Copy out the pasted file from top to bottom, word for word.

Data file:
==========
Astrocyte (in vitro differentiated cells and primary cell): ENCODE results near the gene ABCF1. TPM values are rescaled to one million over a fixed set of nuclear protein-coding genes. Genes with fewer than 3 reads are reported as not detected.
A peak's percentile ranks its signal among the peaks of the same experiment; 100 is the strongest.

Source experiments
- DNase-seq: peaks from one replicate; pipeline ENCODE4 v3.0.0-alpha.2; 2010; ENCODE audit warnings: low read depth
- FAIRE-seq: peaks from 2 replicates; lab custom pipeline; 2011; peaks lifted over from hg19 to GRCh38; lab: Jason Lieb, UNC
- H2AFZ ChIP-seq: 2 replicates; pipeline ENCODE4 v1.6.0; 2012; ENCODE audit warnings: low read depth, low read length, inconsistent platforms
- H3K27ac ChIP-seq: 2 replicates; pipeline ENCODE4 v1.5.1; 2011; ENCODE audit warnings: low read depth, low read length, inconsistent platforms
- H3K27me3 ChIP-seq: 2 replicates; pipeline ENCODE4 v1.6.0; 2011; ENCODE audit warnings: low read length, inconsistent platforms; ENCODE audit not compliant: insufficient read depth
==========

Astrocyte (in vitro differentiated cells and primary cell): ENCODE results near the gene ABCF1. TPM values are rescaled to one million over a fixed set of nuclear protein-coding genes. Genes with fewer than 3 reads are reported as not detected.
A peak's percentile ranks its signal among the peaks of the same experiment; 100 is the strongest.

Source experiments
- DNase-seq: peaks from one replicate; pipeline ENCODE4 v3.0.0-alpha.2; 2010; ENCODE audit warnings: low read depth
- FAIRE-seq: peaks from 2 replicates; lab custom pipeline; 2011; peaks lifted over from hg19 to GRCh38; lab: Jason Lieb, UNC
- H2AFZ ChIP-seq: 2 replicates; pipeline ENCODE4 v1.6.0; 2012; ENCODE audit warnings: low read depth, low read length, inconsistent platforms
- H3K27ac ChIP-seq: 2 replicates; pipeline ENCODE4 v1.5.1; 2011; ENCODE audit warnings: low read depth, low read length, inconsistent platforms
- H3K27me3 ChIP-seq: 2 replicates; pipeline ENCODE4 v1.6.0; 2011; ENCODE audit warnings: low read length, inconsistent platforms; ENCODE audit not compliant: insufficient read depth